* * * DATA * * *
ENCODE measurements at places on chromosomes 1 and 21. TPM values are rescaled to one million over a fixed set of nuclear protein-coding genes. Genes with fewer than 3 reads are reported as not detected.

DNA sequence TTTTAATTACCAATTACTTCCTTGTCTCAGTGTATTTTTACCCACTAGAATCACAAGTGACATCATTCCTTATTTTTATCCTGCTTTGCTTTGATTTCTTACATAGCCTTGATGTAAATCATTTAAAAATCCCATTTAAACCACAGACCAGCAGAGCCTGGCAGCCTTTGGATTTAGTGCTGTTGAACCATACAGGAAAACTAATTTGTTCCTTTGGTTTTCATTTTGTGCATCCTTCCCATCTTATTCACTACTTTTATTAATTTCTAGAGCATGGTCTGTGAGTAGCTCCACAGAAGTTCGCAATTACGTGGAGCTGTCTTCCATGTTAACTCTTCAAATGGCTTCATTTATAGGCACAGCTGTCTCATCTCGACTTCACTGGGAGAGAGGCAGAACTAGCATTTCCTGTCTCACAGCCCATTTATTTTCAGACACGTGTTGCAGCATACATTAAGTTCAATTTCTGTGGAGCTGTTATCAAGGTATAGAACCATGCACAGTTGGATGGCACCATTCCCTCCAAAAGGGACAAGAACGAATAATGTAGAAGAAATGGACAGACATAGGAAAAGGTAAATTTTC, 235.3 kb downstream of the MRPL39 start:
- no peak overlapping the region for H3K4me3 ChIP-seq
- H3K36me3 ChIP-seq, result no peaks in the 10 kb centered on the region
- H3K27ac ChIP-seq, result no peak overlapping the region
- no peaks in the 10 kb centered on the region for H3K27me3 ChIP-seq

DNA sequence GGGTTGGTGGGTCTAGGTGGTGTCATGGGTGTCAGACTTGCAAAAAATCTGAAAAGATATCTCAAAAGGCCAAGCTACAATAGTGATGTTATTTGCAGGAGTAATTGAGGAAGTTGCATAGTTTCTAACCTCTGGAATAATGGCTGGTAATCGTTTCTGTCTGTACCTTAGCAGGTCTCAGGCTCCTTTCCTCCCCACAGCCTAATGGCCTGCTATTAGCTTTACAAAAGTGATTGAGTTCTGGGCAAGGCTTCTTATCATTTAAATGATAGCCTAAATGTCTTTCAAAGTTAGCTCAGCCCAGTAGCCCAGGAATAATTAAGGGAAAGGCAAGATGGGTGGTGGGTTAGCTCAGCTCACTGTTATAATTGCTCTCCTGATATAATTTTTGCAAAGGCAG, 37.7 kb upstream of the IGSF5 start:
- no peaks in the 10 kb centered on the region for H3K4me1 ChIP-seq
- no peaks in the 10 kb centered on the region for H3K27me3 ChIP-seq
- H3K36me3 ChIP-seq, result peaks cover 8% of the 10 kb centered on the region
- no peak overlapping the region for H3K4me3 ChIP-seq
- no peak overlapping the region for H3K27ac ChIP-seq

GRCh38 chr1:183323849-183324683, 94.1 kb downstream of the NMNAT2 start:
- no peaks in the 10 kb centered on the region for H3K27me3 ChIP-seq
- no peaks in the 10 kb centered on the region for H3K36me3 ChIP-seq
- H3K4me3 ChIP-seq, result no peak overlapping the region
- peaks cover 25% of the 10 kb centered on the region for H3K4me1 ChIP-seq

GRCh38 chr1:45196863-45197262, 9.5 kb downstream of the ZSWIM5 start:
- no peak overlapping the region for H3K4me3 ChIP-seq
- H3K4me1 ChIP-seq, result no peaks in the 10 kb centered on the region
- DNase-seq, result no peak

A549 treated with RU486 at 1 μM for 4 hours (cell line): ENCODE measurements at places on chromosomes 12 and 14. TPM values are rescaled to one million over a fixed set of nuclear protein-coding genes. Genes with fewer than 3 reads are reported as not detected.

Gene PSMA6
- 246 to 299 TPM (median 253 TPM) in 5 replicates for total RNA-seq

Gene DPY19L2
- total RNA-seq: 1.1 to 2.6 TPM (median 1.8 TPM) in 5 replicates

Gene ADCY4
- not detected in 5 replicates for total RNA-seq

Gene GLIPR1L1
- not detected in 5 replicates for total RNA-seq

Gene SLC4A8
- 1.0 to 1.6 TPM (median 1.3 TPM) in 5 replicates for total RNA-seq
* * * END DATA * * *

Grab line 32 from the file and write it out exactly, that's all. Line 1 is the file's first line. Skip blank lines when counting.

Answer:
- 1.0 to 1.6 TPM (median 1.3 TPM) in 5 replicates for total RNA-seq